Punk It!”, the first evening sale at Sotheby’s dedicated exclusively to CryptoPunk NFTs (non-fungible tokens), was mysteriously withdrawn at the request of the consignor. As the crowd enthusiastically gathered in New York, and the sale’s live-stream opened to viewers around the world, the seller tweeted “nvm [never mind], decided to hodl”.

But what does this all mean? Derived from a misspelling of “hold”, “hodl” is an acronym for “hold on for dear life” and is used to denote a long-term approach to cryptocurrency investing. This approach advocates for the lasting value of cryptocurrency, rather than the more common approach of quickly selling on assets.

The online NFT community widely celebrated the seller’s decision to “hodl”. Under the username Ox650d, the seller’s follow-up tweet even suggested that the surprise cancellation was in fact a PR stunt to make “punks mainstream”. Some, however, believe the anonymous seller had received a cash offer moments before the single-lot sale.

The sale was composed of 104 CryptoPunks, estimated to fetch between US$20 million (£15 million) to US$30 million (£22.6 million). Designed by Larva Labs in 2017, CryptoPunks are one of the most globally popular PFP [profile picture] NFT collections on the Ethereum blockchain. The collection of 10,000 pixelated characters was originally given away for free. No two Punks are exactly alike; for example some wear cowboy hats and smoke pipes, whilst others have vibrantly coloured hair.

CryptoPunks are the original PFP series that created the template for other NFT projects that have followed,” said Michael Bouhanna, co-head of digital art at Sotheby’s.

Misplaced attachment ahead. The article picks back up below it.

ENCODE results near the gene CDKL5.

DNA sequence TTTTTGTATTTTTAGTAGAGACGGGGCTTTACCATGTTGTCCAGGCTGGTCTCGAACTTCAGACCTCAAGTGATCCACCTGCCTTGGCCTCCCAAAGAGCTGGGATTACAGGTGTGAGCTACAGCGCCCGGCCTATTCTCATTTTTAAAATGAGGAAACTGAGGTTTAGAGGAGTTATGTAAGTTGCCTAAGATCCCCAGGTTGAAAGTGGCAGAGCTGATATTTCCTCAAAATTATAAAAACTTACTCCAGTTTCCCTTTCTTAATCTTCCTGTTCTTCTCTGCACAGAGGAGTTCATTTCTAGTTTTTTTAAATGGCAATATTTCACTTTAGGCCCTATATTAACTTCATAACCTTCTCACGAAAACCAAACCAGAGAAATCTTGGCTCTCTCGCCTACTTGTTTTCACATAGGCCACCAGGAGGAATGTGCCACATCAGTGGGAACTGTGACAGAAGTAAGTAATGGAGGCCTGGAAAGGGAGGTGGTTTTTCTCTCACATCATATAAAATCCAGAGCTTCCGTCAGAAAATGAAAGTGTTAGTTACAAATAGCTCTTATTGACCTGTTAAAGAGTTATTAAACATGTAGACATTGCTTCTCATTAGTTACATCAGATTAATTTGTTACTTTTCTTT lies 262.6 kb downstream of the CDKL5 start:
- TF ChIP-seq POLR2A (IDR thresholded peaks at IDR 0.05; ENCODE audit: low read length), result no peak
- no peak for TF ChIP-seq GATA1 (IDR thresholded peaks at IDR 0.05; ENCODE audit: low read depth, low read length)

Prices for the crypto collectibles skyrocketed in 2021 as the wider NFT market expanded. In the first six months of last year, transaction volume reached US$2.5 billion (£1.8 billion). The seller Ox650d acquired the huge collection in a single transaction in 2021 for US$7 million (£5 million). Although the market has recently dropped, partly due to worldwide disruptions in supply chains, the least expensive Punk featured in the Sotheby’s sale, Punk #7456, was still valued at US$150,000 (£112,000).

We’re not disappointed,” remarked Nabyl Charania, an attendee at the auction representing the investment fund Meta4 Capital. “We want the seller to get the price they want—we don’t want an antagonistic relationship.”

Other attendees were likewise undeterred by the withdrawn lot and continued to enjoy the star-studded afterparty. Celebrities like collector Colborn Bell, rapper Ja Rule, and entrepreneur Farokh Sarmad mingled alongside a live performance by DJ Seedphrase, the newest crypto musician. “It’s about the people,” explained Anoop Kansupada, an executive at the NFT platform Nifty Gateway. “You couldn’t meet these people at the typical Sotheby’s sale.”

Despite the recent market slump, it seems the hype surrounding NFT collecting continues to grow into the mainstream. One of the biggest breakthroughs for the sector came in 2021, when Beeple’s NFT called ‘Everydays: The First 5000 Days’ sold for a record-breaking US$69 million (£50 million) at Christie’s first ever digital auction.